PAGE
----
Inflation is Impacting Merchants, and Capital Providers are Noticing
As the Department of Labor survey reported sky high inflation this week, the 7.5 percent rate is starting to impact the small business financing industry. With things like gas, food, electric, and oil leading the way in rising costs, merchants are requesting more capital, or none at all — as inflation continues to rise.
“I read that 45% of small businesses say they have dealt with inflation by taking out a loan over the past year,” said Ronald Curiel, Business Development Manager at Advantage Capital Funding. “Small businesses are the backbone of the U.S economy and a lot of businesses are relying more and more on small business financing to get them through times of high inflation.”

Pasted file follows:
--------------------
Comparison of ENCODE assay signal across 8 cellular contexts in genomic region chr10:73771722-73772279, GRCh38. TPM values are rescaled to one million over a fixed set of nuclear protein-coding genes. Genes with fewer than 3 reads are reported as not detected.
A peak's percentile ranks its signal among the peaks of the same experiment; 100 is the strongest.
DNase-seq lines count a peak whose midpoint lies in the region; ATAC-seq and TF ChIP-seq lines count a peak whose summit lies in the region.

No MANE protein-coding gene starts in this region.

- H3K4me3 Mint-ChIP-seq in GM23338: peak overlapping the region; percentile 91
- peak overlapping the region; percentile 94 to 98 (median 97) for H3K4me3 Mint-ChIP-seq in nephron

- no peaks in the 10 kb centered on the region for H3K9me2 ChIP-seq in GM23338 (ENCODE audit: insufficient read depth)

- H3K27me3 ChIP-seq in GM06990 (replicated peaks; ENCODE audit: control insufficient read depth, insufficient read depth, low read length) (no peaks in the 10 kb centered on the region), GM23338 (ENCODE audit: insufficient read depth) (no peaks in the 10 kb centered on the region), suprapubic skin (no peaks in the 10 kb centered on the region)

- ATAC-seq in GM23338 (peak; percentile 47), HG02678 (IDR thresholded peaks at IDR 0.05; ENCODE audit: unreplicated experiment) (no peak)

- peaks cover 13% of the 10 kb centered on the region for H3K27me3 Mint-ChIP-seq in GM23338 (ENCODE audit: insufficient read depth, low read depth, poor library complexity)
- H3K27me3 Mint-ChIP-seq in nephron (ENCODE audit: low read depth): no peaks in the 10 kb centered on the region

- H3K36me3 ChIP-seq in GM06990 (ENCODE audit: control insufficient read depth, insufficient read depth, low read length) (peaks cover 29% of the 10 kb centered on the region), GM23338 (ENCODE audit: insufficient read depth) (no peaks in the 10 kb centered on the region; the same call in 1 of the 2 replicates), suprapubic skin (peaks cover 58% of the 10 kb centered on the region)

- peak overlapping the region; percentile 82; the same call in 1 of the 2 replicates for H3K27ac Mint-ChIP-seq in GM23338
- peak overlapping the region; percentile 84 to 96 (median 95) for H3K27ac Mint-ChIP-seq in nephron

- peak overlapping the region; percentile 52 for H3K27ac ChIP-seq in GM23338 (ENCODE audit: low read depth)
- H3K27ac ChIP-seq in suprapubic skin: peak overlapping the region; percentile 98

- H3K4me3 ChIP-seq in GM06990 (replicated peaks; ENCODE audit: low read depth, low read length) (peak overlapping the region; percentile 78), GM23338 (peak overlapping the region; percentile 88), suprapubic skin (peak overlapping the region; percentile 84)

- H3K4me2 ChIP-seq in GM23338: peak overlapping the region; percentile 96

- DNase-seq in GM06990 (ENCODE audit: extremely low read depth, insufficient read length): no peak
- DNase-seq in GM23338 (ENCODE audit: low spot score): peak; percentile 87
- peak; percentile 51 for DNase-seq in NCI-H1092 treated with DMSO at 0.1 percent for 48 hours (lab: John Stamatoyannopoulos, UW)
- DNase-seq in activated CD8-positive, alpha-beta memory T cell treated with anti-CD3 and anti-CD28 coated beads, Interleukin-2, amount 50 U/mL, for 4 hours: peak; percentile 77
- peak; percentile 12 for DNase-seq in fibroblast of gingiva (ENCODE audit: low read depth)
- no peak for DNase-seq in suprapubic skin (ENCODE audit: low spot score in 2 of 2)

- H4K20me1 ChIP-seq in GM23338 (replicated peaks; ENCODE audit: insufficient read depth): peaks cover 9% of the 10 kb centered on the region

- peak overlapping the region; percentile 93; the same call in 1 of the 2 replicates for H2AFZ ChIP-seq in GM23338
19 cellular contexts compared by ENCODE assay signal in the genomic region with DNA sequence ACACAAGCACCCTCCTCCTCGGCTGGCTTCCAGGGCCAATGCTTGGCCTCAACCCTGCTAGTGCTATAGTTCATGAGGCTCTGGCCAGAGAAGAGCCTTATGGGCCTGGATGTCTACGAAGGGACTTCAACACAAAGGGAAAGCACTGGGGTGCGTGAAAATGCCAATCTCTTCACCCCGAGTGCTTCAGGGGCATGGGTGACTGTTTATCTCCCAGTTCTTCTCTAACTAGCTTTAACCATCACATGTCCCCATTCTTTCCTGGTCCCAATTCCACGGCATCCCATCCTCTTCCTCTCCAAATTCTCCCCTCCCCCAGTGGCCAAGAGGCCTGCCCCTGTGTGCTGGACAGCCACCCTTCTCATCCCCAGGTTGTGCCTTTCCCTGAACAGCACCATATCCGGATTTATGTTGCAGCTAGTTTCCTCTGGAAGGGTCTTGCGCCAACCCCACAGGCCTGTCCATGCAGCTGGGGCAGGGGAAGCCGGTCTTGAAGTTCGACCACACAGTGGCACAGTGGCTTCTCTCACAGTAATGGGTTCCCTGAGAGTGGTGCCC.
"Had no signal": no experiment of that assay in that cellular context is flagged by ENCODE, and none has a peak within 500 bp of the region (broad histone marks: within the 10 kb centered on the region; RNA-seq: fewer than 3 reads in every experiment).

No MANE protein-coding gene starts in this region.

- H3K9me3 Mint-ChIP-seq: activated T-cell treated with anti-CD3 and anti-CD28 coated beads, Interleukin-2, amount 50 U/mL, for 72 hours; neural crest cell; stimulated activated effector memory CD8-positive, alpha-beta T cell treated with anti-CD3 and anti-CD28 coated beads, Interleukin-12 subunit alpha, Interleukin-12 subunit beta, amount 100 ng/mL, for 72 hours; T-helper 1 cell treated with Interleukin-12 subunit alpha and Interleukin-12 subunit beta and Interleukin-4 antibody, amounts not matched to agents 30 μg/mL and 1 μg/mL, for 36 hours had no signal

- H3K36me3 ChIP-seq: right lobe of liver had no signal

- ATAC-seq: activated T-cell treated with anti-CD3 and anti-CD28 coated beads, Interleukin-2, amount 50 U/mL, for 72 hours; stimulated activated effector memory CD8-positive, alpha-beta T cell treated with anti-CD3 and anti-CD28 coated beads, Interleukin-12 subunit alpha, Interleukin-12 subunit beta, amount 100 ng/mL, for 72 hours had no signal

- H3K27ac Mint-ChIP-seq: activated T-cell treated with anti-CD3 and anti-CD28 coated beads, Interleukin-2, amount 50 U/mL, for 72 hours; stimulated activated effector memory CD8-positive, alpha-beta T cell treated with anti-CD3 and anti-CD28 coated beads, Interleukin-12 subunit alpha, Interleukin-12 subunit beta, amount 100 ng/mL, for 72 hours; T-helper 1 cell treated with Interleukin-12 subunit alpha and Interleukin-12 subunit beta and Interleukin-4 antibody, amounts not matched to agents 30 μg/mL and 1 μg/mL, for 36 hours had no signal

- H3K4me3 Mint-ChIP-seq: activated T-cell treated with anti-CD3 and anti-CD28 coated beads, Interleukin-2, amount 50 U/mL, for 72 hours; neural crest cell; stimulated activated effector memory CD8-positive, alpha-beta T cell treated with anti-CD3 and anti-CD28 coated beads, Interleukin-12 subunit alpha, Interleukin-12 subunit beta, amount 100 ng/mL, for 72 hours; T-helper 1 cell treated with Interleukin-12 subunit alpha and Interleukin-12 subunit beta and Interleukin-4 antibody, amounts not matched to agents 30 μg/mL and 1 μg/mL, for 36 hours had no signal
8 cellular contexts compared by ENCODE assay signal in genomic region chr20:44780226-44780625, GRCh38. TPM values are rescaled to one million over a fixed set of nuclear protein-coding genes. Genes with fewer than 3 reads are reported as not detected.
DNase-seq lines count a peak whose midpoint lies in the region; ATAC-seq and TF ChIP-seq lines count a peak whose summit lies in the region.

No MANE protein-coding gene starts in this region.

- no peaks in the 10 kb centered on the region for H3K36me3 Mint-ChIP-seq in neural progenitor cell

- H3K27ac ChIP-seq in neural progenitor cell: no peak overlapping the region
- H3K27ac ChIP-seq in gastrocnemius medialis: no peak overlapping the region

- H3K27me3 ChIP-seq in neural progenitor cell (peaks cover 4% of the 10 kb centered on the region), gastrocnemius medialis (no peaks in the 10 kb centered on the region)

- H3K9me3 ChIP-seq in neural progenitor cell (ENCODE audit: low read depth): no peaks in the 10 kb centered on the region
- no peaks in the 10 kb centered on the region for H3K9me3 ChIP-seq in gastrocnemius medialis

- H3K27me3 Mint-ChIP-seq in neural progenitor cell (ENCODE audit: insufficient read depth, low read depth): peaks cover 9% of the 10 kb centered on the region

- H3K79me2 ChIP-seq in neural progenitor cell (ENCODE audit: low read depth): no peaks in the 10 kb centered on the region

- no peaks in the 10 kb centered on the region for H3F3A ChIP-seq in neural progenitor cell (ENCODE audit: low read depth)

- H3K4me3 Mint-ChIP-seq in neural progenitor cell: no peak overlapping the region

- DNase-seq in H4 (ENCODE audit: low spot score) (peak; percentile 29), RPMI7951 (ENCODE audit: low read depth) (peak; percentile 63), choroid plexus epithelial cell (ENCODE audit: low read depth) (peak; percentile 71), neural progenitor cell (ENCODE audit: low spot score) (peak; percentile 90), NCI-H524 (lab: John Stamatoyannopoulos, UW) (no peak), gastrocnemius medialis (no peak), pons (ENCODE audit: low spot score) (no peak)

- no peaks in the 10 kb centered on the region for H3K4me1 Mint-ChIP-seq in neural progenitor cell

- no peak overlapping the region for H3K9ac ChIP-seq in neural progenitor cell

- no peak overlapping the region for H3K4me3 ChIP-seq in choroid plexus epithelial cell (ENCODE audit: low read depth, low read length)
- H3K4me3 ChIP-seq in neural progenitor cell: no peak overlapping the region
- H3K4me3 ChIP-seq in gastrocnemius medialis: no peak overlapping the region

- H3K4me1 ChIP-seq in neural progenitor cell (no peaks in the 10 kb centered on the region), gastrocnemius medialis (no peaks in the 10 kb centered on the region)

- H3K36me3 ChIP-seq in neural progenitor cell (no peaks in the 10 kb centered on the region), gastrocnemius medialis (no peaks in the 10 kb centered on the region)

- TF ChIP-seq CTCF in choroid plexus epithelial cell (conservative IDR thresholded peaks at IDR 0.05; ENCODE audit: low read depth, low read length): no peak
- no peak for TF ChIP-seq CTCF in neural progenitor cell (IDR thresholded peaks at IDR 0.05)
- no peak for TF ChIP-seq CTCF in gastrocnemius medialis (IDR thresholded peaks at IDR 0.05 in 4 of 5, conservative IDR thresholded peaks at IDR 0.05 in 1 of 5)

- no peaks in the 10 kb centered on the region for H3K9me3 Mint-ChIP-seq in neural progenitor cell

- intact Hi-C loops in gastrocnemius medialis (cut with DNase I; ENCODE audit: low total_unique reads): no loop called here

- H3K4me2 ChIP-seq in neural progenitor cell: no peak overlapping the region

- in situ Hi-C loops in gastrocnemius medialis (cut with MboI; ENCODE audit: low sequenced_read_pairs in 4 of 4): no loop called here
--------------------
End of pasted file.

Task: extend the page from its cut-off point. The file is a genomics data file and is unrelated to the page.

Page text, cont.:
Small businesses have been forced to raise prices in many areas. Delis are adding surcharges to bacon, lunch deals are disappearing from pizza parlors, and delivery minimums are being raised. According to Curiel, the need for financing has gone hand-in-hand with the rise in inflation.
With payroll costs at a two-decade high and prices of goods going up seemingly exponentially, capital providers might be able to leverage this to fund merchants who haven’t raised their prices or expanded in order to keep up. The challenge is that if inflation keeps rising, businesses will certainly need to put those funds to good use.
Inflation has even hit the equipment financing sector too, with merchants holding whatever cash they have left in hopes of prices of machinery coming down. “We have seen an increase in clients putting off Equipment purchases until the prices of equipment come back down to realistic prices,” said Josh Feinberg, CEO of Everlasting Capital.
“[Merchants] are saying they have seen the prices increase between 20 and 40 percent, which impacts our ability to help business owners scale.”Last modified: February 11, 2022
Adam Zaki was a Reporter at deBanked.